Readers reacted quite strongly to my suggestion that a Mitt Romney loss would not necessarily spell the end of the world as we know it. Here’s one I find particularly indicative of the dissent to my argument. I’ll split it up and respond point by point.
Matt… here’s my objections.
We already HAD the loss to which you refer that compares to Carter/Ford, etc., and had the effects therefrom (Obamacare) and that was McCain/Obama.
Although this point is well taken, I simply disagree that 2008 was a repeat of 1976 (because 2012 is not analogous to 1980.)
Think of it this way: Had a conservative penned a column in 1976, arguing that America (not just conservatism) might be better off with a Ford loss, he might have been called a traitor. What is more, his position would have looked even more absurd in the ensuing years — when gas lines and hostages, etc. — brought America to an embarrassing nadir.
But would that same writer have been redeemed years later when Reagan won, and proceeded to turn the nation around? It is worth asking the question: Would Reagan have ever become president if Ford had won in 1976? And what would America look like today had that happened?
My point is that life is complex. We see through a glass darkly. Yes, we should work hard to do what we think is right. Participation in democracy is a noble thing. But there is also that trope about thanking God for unanswered prayers…
Perhaps the key point here is that Ford’s loss was as an incumbent? — that two terms of Democratic rule would be much worse than Carter’s one term. Of course, I heard the same claims (that America couldn’t survive) when Bill Clinton was re-elected in 1996, as well.
We must have control of White House or veto proof majority in Senate to toss out Obamacare, and if Romney loses the likely down ticket result would be we don’t take Senate either.
My question: What if Romney wins and does not extirpate Obamacare? What if he tweaks it, making it more palatable and efficient (and thus giving national health care Republican imprimatur)? This is not an absurd possibility. After all, he was the architect of RomneyCare.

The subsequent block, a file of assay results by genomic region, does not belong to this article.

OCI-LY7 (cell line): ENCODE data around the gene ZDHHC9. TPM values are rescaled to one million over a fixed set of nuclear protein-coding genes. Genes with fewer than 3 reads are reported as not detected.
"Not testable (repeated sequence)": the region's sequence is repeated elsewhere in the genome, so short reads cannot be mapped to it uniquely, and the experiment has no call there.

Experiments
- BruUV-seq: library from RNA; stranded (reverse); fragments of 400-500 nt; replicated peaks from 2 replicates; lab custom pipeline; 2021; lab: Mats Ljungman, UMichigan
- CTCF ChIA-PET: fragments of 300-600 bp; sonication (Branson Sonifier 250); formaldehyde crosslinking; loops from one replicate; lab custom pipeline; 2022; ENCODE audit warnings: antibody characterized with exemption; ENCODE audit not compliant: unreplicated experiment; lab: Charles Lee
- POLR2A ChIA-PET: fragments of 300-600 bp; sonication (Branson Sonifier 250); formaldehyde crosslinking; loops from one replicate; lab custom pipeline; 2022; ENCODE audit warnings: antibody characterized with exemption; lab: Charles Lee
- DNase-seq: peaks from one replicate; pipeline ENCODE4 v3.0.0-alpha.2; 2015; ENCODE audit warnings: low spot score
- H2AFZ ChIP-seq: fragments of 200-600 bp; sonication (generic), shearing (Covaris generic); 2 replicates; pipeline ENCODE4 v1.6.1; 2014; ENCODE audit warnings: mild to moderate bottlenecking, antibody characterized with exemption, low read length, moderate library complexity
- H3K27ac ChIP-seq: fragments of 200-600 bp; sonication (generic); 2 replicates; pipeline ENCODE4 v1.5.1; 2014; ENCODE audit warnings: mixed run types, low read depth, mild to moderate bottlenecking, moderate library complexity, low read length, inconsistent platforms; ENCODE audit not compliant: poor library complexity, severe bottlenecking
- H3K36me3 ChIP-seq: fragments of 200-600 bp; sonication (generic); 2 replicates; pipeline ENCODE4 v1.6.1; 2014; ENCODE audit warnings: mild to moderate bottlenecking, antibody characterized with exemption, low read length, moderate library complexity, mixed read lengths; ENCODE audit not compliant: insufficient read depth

If the best-case scenario is that Romney wins and governs as a conservative, surely the worst-case scenario is that Romney wins and governs as a liberal. This would not only not solve the serious problems leftover from the Bush/Obama eras, but it would also further destroy the Republican brand going forward.
I will agree that a Romney loss would eventually turn into a stronger GOP and fielding a stronger candidate at the end of Obama’s 2nd term (assuming free elections still exist then, lol?).
Here’s the biggest issue I have… with all the corruption, incompetence, and vile, unAmerican class warfare and statism resulting from this White House, America MUST NOT reward that with a 2nd term. What it would say about the state of our Republic to reward such unforgivable extra-constitutional behavior from one party and one administration is disgraceful.
Seriously, elections have consequences, we saw what happens when we elected an empty suit community organizer radical with an opaque past – but failure and corruption must have consequences, too.
Again, if you believe an Obama win would bring dire consequences, vote for Mitt Romney. Despite how my post was portrayed, I have not (nor have I ever) suggested that the GOP should abandon its nominee — or that conservatives should opt against voting for Romney.
What I am trying to provide is a bit of perspective — advice that conservatives should not treat every election as the most important of all time — and that other institutions, particularly the senate and even state level governments, should also receive their fair share of attention in November. (Of course, I realize that in the midst of the maelstrom of political warfare, people are much less tolerant of such thought experiments or philosophical discussions. That, I think, explains some of the anger expressed in the comments.)
If there is any daylight between the readers and me, the dichotomy is likely not because they are more conservative. It is instead likely due to the fact that I am more cynical about Republican politicians. In this regard, I have the benefit of hoping I am wrong, and as such, rooting for my detractors.